Millions of businesses and workers will be required to comply with the new Globally Harmonized System (GHS) Standard by December 1. The new standard covers any US worker who handles chemicals.
The Occupational Safety and Health Administration's (OSHA) Hazard Communication Standard (HCS) is adopting GHS to provide a single set of criteria for classifying chemicals according to their health and physical hazards, and to bring consistency to the labels and data sheets designed to communicate those hazards. The modified US standard will create global alignment among other OSHA standards and federal US agency regulations. In anticipation of this change, and as an initial step, OSHA requires all US workers who produce or handle hazardous chemicals be trained on the new label elements and format by December 1.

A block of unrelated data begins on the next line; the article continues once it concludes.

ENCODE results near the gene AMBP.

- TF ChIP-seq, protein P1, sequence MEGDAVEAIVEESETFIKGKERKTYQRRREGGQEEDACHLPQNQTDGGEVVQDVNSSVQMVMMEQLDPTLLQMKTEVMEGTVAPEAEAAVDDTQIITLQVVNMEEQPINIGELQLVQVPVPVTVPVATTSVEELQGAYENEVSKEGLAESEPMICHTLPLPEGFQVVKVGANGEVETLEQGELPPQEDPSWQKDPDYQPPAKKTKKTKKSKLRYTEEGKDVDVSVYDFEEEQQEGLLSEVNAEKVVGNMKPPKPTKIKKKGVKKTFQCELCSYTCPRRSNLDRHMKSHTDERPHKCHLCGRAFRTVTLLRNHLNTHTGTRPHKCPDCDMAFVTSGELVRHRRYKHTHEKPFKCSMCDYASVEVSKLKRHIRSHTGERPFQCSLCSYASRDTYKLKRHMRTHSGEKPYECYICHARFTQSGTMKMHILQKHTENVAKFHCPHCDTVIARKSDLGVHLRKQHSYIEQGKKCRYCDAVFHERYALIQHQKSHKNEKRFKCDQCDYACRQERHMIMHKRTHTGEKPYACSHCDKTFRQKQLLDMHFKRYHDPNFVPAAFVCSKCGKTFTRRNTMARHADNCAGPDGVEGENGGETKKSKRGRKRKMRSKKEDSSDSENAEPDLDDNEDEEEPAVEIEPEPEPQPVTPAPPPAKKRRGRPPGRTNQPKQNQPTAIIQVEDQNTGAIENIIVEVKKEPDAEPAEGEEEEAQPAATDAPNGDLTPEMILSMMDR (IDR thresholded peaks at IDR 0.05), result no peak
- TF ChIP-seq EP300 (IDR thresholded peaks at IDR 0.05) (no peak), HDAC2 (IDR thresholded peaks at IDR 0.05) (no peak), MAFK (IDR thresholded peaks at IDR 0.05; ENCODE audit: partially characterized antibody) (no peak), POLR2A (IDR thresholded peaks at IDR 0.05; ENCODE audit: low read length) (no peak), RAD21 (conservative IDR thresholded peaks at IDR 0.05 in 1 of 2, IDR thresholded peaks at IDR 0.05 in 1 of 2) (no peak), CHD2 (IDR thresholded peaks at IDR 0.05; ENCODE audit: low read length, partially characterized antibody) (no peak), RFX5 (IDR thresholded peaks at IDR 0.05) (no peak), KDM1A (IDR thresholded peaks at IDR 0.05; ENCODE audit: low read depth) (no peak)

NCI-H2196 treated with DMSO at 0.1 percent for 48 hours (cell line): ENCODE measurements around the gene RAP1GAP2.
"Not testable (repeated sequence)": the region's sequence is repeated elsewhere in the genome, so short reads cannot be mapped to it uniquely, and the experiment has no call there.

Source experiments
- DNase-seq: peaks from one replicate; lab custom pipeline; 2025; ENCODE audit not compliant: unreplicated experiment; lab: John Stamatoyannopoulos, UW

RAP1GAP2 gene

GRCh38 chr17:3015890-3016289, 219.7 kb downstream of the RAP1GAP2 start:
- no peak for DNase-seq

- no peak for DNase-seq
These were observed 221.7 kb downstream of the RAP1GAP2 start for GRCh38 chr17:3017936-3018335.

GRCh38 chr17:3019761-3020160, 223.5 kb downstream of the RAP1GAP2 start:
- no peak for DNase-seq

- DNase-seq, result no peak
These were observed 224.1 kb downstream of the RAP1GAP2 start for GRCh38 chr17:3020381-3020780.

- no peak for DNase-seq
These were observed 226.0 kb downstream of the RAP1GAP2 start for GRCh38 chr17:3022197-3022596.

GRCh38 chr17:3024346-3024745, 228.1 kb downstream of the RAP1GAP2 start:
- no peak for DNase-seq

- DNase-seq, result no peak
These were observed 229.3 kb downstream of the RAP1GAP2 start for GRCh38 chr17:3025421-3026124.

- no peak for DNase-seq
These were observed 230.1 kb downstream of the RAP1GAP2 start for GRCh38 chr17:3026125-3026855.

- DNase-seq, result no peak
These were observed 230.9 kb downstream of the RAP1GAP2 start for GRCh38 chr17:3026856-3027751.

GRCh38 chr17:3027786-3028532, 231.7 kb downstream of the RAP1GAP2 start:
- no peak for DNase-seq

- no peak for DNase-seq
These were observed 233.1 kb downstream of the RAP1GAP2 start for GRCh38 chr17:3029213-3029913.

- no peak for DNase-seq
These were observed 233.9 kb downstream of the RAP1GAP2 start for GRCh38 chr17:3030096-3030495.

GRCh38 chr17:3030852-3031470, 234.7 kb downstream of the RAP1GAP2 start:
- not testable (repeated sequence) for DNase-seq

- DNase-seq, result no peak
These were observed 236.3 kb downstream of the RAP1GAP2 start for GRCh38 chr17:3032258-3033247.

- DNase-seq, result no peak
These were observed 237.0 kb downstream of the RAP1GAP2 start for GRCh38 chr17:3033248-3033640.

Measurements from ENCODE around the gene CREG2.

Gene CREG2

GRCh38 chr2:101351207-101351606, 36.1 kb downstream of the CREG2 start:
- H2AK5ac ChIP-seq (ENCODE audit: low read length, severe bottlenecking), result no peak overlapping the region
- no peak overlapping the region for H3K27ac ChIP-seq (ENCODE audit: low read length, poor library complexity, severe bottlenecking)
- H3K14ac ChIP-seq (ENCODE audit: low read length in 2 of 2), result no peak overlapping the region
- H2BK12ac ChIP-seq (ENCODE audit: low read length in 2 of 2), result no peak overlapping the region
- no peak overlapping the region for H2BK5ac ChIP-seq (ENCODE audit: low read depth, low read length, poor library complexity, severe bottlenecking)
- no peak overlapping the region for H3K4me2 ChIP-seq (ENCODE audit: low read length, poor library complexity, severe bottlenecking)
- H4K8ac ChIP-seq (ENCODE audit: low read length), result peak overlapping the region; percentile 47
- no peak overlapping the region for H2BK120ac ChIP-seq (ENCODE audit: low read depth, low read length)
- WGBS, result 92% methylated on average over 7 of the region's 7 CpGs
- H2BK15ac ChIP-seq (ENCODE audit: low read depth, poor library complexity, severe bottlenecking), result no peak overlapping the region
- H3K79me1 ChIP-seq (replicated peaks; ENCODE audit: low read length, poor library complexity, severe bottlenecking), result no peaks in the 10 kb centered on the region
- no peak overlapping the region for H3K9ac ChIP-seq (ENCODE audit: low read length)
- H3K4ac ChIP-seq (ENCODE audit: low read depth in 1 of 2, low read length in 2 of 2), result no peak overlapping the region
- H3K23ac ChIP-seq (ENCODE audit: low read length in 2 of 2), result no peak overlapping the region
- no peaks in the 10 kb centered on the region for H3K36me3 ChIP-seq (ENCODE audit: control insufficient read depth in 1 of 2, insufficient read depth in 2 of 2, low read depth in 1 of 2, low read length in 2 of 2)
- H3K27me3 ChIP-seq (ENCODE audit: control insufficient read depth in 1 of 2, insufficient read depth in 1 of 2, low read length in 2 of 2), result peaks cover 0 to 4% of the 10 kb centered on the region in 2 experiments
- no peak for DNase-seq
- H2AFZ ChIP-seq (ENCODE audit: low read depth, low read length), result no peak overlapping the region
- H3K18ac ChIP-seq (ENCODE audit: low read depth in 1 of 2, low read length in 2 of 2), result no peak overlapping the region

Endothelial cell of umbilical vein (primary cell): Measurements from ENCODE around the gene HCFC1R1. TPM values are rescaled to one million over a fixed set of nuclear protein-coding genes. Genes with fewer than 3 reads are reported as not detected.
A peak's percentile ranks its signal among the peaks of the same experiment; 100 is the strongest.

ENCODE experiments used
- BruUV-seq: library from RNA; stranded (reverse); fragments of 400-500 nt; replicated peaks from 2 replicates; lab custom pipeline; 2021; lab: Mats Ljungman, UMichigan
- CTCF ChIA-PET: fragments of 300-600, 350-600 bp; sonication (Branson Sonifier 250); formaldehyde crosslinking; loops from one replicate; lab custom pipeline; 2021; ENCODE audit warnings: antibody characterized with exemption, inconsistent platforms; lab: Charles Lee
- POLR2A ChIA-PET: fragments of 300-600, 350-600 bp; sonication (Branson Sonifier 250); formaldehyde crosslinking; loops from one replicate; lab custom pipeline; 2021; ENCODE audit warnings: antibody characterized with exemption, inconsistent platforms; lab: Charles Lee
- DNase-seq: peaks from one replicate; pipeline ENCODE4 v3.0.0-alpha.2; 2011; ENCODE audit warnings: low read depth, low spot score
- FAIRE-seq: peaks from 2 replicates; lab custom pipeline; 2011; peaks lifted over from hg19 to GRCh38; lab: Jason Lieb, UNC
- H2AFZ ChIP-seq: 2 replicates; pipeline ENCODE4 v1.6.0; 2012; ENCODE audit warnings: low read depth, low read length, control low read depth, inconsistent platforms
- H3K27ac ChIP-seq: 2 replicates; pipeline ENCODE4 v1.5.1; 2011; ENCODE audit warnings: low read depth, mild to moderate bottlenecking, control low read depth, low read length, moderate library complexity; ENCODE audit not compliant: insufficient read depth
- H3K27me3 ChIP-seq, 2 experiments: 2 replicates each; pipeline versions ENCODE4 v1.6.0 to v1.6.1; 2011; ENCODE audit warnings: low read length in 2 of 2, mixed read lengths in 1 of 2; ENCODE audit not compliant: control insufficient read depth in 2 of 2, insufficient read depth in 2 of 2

The new standard covers millions of US workers, and OSHA expects the modification to prevent hundreds of workplace injuries and illnesses, as well as dozens of fatalities. Once fully implemented, GHS is expected to result in cost savings to US businesses related to productivity improvements by requiring fewer label updates and simpler hazard communication training, according to OSHA officials.